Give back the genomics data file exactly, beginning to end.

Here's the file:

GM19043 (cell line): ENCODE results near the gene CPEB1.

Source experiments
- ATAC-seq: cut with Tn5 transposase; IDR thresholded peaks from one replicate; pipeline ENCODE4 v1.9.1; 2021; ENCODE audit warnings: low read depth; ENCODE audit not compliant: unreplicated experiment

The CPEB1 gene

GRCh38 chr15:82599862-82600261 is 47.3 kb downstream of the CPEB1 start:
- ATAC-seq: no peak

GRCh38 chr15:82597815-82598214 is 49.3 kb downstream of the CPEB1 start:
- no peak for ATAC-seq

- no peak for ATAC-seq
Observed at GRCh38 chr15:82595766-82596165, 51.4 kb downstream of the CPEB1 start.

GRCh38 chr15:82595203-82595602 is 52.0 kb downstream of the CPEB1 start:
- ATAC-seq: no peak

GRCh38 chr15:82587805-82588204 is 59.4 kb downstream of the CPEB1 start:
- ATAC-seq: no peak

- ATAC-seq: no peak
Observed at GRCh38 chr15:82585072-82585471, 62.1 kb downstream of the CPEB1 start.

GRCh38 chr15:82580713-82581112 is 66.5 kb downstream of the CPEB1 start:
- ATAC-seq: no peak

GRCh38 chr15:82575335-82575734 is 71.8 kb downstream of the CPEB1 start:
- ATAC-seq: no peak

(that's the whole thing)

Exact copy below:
GM19043 (cell line): ENCODE results near the gene CPEB1.

Source experiments
- ATAC-seq: cut with Tn5 transposase; IDR thresholded peaks from one replicate; pipeline ENCODE4 v1.9.1; 2021; ENCODE audit warnings: low read depth; ENCODE audit not compliant: unreplicated experiment

The CPEB1 gene

GRCh38 chr15:82599862-82600261 is 47.3 kb downstream of the CPEB1 start:
- ATAC-seq: no peak

GRCh38 chr15:82597815-82598214 is 49.3 kb downstream of the CPEB1 start:
- no peak for ATAC-seq

- no peak for ATAC-seq
Observed at GRCh38 chr15:82595766-82596165, 51.4 kb downstream of the CPEB1 start.

GRCh38 chr15:82595203-82595602 is 52.0 kb downstream of the CPEB1 start:
- ATAC-seq: no peak

GRCh38 chr15:82587805-82588204 is 59.4 kb downstream of the CPEB1 start:
- ATAC-seq: no peak

- ATAC-seq: no peak
Observed at GRCh38 chr15:82585072-82585471, 62.1 kb downstream of the CPEB1 start.

GRCh38 chr15:82580713-82581112 is 66.5 kb downstream of the CPEB1 start:
- ATAC-seq: no peak

GRCh38 chr15:82575335-82575734 is 71.8 kb downstream of the CPEB1 start:
- ATAC-seq: no peak